- Opening of the new state-of-the-art 3D printing facility at Materials Solutions Ltd. in UK
- Comprehensive approach to manufacturing high-end parts for customers in challenging industries
- End-to-end digitalized 3D-printing production facility to support serial production
With the opening of the new state-of-the-art 3D printing facility at Materials Solutions Ltd. in the U.K., Siemens is continuing to drive the industrialization of additive manufacturing (AM). The investment of €30 million in the new U.K. facility enables the growth of the business by doubling the capacity of 3D-printing machines to 50 and will also increase its post-processing capabilities. Siemens is taking AM out of the traditional research laboratory into an industrialized production factory. By employing industrial methods to scale up production, Siemens can bring down the costs of AM by manufacturing high-end complex metal parts in serial production in a robust industrial environment. With an entire digital end-to-end chain, Siemens is efficiently solving complex customer challenges by producing high-end serial parts for Siemens Power and Gas and customers in the aerospace, automotive, motorsport, and other industries.
The new factory has a footprint of 4,500 m2 and is adopting a true industrial approach, housing multiple machines across a shop floor. The parts move through a variety of processes, with engineers ensuring that they’re compliant. The digital approach embedded in the factory site creates a modern digital factory and provides end-to-end service to customers. The factory employs many of Siemens’ latest digital factory and AM technologies, including an end-to-end PLM chain, Siemens’ computer-aided design software NX, and MindSphere, the Siemens cloud-based, open IoT operating system that connects products, factories, systems, and machines with data analytics. Virtual production begins long before the actual printing. By leveraging Siemens’ design experience and expertise, Materials Solutions Ltd. is offering various design services for AM. Siemens provides engineering services and consulting to help create a digital twin of the 3D printed component. The company’s comprehensive experience is the ideal prerequisite for automating and thereby industrializing 3D printing, including post-processing, until qualification and certification – all under one roof.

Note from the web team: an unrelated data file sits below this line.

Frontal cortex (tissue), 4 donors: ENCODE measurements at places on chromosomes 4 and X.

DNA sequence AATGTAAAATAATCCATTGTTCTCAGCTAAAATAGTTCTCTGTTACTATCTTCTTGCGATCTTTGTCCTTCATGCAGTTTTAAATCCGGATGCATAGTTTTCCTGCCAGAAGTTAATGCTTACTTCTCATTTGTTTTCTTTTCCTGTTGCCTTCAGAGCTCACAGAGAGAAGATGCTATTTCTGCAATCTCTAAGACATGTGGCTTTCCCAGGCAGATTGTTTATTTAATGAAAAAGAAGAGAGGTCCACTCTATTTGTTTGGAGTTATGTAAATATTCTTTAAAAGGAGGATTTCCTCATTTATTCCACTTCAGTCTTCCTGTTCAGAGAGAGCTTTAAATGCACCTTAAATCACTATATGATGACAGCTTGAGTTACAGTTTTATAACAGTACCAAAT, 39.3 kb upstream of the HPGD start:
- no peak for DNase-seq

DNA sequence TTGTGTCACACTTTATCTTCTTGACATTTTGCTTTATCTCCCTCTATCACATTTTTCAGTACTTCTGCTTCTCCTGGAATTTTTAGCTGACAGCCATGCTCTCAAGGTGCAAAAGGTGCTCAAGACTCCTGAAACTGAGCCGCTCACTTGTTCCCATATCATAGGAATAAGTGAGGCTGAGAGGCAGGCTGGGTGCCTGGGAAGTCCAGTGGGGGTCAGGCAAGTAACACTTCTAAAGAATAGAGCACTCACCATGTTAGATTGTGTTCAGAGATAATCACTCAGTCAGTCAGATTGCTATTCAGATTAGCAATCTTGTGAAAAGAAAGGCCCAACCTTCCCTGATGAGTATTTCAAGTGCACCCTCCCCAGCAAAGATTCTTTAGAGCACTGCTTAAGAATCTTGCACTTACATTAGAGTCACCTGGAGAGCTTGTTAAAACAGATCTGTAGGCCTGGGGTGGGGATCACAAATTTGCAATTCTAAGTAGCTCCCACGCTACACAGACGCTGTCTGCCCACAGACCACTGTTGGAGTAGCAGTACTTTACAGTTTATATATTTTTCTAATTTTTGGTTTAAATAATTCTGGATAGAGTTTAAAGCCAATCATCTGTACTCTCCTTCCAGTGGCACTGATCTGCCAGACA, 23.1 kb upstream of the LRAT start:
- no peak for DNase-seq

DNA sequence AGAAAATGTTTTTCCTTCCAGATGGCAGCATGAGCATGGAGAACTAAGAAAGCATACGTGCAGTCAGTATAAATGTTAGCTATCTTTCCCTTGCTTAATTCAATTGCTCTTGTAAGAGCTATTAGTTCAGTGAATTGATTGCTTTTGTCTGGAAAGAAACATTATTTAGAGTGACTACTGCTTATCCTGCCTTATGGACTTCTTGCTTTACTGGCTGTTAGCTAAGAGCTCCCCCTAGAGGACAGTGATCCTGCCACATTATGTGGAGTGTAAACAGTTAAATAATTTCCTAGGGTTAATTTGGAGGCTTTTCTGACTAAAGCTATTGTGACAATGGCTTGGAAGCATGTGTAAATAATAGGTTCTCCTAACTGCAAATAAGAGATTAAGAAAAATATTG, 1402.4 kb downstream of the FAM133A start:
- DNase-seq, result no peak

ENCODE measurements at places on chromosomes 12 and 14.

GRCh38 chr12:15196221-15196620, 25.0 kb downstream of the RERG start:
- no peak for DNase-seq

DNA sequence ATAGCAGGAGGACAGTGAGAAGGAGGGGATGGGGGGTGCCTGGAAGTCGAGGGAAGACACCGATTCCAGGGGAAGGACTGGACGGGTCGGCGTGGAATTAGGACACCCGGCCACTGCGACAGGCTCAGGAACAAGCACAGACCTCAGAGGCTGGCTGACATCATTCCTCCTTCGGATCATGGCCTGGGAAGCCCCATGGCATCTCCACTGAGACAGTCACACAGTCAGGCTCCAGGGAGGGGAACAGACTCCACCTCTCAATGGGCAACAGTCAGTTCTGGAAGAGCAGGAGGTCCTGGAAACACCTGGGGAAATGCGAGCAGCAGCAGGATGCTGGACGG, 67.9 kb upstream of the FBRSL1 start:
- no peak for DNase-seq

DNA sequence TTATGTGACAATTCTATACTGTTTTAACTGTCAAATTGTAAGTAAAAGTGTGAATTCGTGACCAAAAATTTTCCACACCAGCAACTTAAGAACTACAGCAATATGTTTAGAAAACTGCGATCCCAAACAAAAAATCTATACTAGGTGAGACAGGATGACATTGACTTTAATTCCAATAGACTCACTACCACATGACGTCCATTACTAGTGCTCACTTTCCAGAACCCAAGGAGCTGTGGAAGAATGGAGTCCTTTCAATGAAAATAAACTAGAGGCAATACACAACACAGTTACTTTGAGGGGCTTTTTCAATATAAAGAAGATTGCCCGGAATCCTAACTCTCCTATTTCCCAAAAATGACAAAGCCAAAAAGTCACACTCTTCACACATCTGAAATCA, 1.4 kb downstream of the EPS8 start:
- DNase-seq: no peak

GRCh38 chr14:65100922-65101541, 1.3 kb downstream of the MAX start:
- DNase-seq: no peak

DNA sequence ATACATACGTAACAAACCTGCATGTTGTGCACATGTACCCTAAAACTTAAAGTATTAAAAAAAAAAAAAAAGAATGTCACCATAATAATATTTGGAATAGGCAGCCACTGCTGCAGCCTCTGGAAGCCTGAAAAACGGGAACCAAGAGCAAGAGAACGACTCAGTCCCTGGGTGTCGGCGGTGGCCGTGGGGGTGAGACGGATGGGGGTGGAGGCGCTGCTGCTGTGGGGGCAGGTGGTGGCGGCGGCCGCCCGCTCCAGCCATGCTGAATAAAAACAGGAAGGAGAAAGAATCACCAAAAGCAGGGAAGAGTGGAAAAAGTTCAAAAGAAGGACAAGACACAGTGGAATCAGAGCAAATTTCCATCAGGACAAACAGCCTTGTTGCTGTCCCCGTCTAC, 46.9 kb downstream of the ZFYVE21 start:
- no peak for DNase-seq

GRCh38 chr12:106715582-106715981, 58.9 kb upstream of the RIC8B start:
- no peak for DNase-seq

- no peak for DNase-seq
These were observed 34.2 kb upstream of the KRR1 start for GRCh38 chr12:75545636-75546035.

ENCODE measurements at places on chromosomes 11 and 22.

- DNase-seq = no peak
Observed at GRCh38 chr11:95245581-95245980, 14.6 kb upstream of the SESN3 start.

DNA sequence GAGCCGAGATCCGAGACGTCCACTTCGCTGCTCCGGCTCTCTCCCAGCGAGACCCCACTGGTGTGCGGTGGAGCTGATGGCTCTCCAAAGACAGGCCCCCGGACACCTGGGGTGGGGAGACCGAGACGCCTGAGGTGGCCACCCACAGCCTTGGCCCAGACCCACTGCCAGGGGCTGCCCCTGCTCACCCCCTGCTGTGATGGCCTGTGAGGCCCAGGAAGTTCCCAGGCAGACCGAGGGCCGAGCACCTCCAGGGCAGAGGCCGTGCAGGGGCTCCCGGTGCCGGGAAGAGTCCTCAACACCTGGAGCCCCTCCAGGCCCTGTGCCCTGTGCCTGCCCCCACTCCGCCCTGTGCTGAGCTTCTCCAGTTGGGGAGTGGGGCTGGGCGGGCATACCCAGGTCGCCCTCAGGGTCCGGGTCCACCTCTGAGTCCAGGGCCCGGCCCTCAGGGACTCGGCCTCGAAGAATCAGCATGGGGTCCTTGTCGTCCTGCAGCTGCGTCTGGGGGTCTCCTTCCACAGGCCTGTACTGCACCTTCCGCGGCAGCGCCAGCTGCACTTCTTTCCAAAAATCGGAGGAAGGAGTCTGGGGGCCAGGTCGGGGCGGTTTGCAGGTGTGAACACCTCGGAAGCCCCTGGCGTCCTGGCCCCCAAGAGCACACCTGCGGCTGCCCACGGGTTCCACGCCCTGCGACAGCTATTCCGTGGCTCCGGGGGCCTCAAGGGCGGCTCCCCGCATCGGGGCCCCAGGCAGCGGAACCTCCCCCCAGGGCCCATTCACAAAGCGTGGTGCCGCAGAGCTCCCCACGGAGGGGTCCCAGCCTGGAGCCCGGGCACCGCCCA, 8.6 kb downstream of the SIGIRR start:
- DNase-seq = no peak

“Siemens is the only company with such a comprehensive portfolio for driving the industrialization of AM. Built on the foundation of our global Siemens R&D and manufacturing footprint, the new facility is a huge step in pioneering the industrialization of high-end AM,” said Willi Meixner, CEO of the Siemens Power and Gas Division. “Combining the full power of Siemens with the strengths of Materials Solutions Ltd. offers unique and proven technologies for our in-house gas turbine business and for external markets and industries. We already have a significant number of core AM components in our portfolio.”
Siemens’ leading metal AM technology has been validated through its in-house application in the company’s Power and Gas and Power Generation Services businesses. It has been additively manufacturing hot rotating parts for use in its gas turbines, and the company has now gathered more than 110,000 hours of engine experience with 3D-printed gas turbine parts in fully operational power plants.
Materials Solutions Ltd. is also supporting Siemens’ latest HL-class gas turbines with AM components in serial production to drive emission reduction and increased performance in the gas turbines. Siemens will use AM technology to manufacture combustion components for the SGT5-9000HL gas turbine, and they will be used for the first time by the Scottish energy company SSE plc at the combined cycle power plant Keadby 2 in Lincolnshire, U.K.
“Whether it’s materials, machines, processes, or the digital value chain, we’re always pushing the boundaries of technology. Printing components for gas turbines means the highest material and technology requirements. If you can print a gas turbine blade, you can print pretty much anything,” said Markus Seibold, Vice President AM at Siemens Power & Gas. “The end-to-end software and automation solutions – combined with our comprehensive expertise and our large printer fleet – makes Siemens a world leader in industrializing additive manufacturing, driving productivity, and getting complex 3D-printed parts right the first time. We’re in the unique position of being able to leverage our advanced user expertise to bring these solutions to external customers via Materials Solutions Ltd.”
Siemens recently brought a 100-year-old Ruston Hornsby vintage car back to life using reverse engineering to recreate its steering box. With no original technical drawings available, Siemens digitally reassembled the parts of the broken steering box and created a working model that could be additively manufactured.